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Some Hopes Against Expectation

My greatest hope is that the new year will bring us, against all signs to the contrary, a less violent United States of America government, which is still very much, as Dr. MLK, Jr. said, the “greatest purveyor of violence in the world today.”

May we see a continuing awakening, a fermenting of authentic revolutionary thinking, which opposes the two-party oligarchy, the plutocratic machinery controlling politics, the government’s mass surveillance of everyone, the corporatization of seemingly everything, and all other obstacles to democracy and freedom.

May we see, that is, bring about, by whatever peaceable means available, a ceasing of the violent physical, economic, and psychological assault on, in no particular order, people of color; on immigrants, whether documented or otherwise; on women, generally; on LGBTQ communities; on indigenous people; on people with disabilities; on poor people; on sick people; on older adults; on Muslims, etc.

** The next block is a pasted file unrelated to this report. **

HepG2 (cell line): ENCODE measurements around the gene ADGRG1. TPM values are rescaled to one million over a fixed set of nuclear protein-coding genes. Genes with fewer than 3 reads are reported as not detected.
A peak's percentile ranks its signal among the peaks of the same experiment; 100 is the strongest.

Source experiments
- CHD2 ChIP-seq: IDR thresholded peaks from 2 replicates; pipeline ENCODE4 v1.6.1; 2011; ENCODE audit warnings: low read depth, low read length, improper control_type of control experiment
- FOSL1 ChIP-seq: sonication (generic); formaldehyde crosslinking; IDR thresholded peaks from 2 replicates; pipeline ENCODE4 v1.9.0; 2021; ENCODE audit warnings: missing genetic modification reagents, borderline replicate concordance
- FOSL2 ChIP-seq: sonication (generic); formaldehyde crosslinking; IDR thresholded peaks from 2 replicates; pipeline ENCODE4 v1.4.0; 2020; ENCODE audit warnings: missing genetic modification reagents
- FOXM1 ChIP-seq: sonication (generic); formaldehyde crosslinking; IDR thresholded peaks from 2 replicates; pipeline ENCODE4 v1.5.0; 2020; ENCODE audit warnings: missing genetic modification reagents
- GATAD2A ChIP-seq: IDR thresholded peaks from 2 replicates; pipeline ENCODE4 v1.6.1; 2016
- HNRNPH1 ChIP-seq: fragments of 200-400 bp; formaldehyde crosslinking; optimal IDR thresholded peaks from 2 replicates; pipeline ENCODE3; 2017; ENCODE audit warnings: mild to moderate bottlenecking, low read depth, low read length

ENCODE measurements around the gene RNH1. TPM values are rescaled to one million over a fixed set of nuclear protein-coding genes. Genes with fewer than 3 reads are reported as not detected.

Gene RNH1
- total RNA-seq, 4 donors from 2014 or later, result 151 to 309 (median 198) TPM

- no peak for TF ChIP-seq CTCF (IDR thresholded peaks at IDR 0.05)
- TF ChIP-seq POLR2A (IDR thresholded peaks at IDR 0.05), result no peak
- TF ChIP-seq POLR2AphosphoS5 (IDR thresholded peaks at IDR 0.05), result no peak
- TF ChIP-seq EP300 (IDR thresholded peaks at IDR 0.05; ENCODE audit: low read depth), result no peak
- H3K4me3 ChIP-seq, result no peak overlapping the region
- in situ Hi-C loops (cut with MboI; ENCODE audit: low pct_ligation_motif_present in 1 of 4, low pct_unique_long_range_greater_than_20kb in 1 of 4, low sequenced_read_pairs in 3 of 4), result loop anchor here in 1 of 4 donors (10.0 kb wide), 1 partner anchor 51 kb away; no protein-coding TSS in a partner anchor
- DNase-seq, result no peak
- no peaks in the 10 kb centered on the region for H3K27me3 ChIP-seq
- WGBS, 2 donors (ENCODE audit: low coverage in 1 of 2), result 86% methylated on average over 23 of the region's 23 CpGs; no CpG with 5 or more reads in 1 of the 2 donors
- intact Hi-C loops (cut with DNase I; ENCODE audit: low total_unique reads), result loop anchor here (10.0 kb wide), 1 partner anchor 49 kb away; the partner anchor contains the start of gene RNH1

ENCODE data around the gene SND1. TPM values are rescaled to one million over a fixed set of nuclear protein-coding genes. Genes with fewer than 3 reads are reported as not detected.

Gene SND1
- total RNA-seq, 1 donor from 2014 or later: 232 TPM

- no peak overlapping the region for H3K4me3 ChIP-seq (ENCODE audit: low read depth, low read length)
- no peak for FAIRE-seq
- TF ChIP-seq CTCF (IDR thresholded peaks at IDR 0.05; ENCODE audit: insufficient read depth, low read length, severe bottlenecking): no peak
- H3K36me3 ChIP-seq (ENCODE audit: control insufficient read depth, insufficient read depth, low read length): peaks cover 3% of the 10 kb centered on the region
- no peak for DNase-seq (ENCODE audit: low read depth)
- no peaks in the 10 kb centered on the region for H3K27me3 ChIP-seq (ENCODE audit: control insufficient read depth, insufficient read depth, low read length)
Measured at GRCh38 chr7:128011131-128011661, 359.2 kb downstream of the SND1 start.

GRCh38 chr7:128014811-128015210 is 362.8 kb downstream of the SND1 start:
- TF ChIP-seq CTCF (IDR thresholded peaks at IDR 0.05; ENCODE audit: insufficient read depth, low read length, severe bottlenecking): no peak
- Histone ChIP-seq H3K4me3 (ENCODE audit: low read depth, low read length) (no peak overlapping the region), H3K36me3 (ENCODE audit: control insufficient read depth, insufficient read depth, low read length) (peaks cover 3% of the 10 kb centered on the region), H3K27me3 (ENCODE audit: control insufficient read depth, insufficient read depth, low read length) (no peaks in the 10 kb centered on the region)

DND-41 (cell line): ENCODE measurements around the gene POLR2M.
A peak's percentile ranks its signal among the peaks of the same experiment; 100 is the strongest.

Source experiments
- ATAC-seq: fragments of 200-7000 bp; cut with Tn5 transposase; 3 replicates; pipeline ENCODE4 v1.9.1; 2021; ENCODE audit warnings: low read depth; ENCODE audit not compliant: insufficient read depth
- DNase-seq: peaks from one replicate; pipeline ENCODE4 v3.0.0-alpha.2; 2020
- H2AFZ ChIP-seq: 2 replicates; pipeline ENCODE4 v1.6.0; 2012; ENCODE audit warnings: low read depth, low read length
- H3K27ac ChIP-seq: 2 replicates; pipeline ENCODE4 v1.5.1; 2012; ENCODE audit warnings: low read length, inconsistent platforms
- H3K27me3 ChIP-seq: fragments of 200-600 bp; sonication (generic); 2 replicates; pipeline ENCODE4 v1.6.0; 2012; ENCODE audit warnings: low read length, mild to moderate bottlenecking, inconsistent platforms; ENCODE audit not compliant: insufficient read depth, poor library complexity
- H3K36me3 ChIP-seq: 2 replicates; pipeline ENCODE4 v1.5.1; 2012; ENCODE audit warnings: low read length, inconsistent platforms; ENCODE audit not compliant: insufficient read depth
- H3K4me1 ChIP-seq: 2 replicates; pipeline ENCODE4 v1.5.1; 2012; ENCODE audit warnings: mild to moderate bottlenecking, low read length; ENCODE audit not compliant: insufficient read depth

May we see a ceasing of this country’s assault on the environment; a ceasing of this government’s never-ending wars, which have resulted in countless civilian deaths, displacement, and other catastrophes, and have made this country far less safe.

May we see more artists engagingly confront all oppressive paradigms, not only trespass genre borders but dissolve them, discover new ways of thinking about old things, transform everything one word, sound, movement, image, color, etc. at a time.

John Madera's fiction may be found in Conjunctions, Opium Magazine, The &Now Awards 2: The Best Innovative Writing, and many other journals. His criticism may be found in American Book Review, Bookforum, The Review of Contemporary Fiction, Rain Taxi: Review of Books, The Believer, The Brooklyn Rail, and many other venues. Recipient of an M.F.A. in Literary Arts from Brown University, John Madera lives in New York City, where he runs Rhizomatic and manages and edits Big Other.

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